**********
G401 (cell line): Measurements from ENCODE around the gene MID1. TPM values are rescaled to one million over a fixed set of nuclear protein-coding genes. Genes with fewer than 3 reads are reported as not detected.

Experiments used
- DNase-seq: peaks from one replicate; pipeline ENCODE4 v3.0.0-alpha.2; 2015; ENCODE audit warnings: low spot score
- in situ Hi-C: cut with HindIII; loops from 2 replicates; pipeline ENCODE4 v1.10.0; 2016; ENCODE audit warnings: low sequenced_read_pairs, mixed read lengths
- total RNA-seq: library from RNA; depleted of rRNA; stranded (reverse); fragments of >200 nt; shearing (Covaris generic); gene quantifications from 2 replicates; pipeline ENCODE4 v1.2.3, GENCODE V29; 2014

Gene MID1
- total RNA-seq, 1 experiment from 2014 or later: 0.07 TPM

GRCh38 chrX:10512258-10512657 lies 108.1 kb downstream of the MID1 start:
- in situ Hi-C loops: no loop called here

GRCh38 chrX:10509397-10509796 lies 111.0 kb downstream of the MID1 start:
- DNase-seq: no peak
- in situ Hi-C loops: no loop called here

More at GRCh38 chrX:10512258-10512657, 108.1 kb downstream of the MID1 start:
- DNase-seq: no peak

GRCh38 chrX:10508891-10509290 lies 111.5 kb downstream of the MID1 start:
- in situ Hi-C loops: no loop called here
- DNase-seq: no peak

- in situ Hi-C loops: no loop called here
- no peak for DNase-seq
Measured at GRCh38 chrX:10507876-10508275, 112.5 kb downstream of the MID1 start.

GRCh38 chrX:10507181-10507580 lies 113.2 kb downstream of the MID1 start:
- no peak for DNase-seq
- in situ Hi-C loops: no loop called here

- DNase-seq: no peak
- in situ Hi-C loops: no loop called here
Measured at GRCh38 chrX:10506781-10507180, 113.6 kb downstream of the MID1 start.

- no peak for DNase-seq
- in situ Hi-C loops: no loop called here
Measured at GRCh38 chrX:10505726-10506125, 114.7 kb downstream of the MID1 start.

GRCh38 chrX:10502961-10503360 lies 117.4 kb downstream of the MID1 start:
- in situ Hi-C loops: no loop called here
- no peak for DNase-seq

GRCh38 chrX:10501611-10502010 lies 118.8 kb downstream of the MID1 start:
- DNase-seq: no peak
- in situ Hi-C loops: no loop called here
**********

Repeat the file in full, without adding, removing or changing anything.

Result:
G401 (cell line): Measurements from ENCODE around the gene MID1. TPM values are rescaled to one million over a fixed set of nuclear protein-coding genes. Genes with fewer than 3 reads are reported as not detected.

Experiments used
- DNase-seq: peaks from one replicate; pipeline ENCODE4 v3.0.0-alpha.2; 2015; ENCODE audit warnings: low spot score
- in situ Hi-C: cut with HindIII; loops from 2 replicates; pipeline ENCODE4 v1.10.0; 2016; ENCODE audit warnings: low sequenced_read_pairs, mixed read lengths
- total RNA-seq: library from RNA; depleted of rRNA; stranded (reverse); fragments of >200 nt; shearing (Covaris generic); gene quantifications from 2 replicates; pipeline ENCODE4 v1.2.3, GENCODE V29; 2014

Gene MID1
- total RNA-seq, 1 experiment from 2014 or later: 0.07 TPM

GRCh38 chrX:10512258-10512657 lies 108.1 kb downstream of the MID1 start:
- in situ Hi-C loops: no loop called here

GRCh38 chrX:10509397-10509796 lies 111.0 kb downstream of the MID1 start:
- DNase-seq: no peak
- in situ Hi-C loops: no loop called here

More at GRCh38 chrX:10512258-10512657, 108.1 kb downstream of the MID1 start:
- DNase-seq: no peak

GRCh38 chrX:10508891-10509290 lies 111.5 kb downstream of the MID1 start:
- in situ Hi-C loops: no loop called here
- DNase-seq: no peak

- in situ Hi-C loops: no loop called here
- no peak for DNase-seq
Measured at GRCh38 chrX:10507876-10508275, 112.5 kb downstream of the MID1 start.

GRCh38 chrX:10507181-10507580 lies 113.2 kb downstream of the MID1 start:
- no peak for DNase-seq
- in situ Hi-C loops: no loop called here

- DNase-seq: no peak
- in situ Hi-C loops: no loop called here
Measured at GRCh38 chrX:10506781-10507180, 113.6 kb downstream of the MID1 start.

- no peak for DNase-seq
- in situ Hi-C loops: no loop called here
Measured at GRCh38 chrX:10505726-10506125, 114.7 kb downstream of the MID1 start.

GRCh38 chrX:10502961-10503360 lies 117.4 kb downstream of the MID1 start:
- in situ Hi-C loops: no loop called here
- no peak for DNase-seq

GRCh38 chrX:10501611-10502010 lies 118.8 kb downstream of the MID1 start:
- DNase-seq: no peak
- in situ Hi-C loops: no loop called here